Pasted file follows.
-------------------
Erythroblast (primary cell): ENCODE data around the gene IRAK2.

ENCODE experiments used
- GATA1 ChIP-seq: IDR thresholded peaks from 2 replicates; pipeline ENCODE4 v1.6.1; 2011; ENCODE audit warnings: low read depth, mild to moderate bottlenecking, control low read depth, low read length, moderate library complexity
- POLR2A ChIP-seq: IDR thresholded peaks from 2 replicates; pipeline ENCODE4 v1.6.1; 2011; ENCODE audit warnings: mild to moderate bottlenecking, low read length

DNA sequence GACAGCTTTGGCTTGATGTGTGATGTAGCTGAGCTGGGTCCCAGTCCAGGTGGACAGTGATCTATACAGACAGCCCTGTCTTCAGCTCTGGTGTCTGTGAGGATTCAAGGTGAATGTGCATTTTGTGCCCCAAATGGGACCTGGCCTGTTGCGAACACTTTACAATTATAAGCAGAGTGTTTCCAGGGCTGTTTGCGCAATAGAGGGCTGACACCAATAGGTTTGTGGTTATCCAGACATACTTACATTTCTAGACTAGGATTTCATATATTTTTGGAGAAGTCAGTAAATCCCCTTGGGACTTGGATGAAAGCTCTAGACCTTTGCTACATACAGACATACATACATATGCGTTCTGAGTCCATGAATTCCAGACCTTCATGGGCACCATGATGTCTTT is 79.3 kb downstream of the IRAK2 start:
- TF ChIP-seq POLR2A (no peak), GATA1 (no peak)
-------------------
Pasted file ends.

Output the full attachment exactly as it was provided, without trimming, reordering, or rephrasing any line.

Erythroblast (primary cell): ENCODE data around the gene IRAK2.

ENCODE experiments used
- GATA1 ChIP-seq: IDR thresholded peaks from 2 replicates; pipeline ENCODE4 v1.6.1; 2011; ENCODE audit warnings: low read depth, mild to moderate bottlenecking, control low read depth, low read length, moderate library complexity
- POLR2A ChIP-seq: IDR thresholded peaks from 2 replicates; pipeline ENCODE4 v1.6.1; 2011; ENCODE audit warnings: mild to moderate bottlenecking, low read length

DNA sequence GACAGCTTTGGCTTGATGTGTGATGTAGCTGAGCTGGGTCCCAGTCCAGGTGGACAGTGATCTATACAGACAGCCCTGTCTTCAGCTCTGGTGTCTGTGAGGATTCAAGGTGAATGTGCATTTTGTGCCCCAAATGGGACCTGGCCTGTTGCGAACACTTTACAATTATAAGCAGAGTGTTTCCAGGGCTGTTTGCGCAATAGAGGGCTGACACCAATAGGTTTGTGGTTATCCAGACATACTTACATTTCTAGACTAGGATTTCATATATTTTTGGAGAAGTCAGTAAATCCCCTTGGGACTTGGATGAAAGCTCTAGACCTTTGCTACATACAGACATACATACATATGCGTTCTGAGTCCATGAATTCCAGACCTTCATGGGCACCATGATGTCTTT is 79.3 kb downstream of the IRAK2 start:
- TF ChIP-seq POLR2A (no peak), GATA1 (no peak)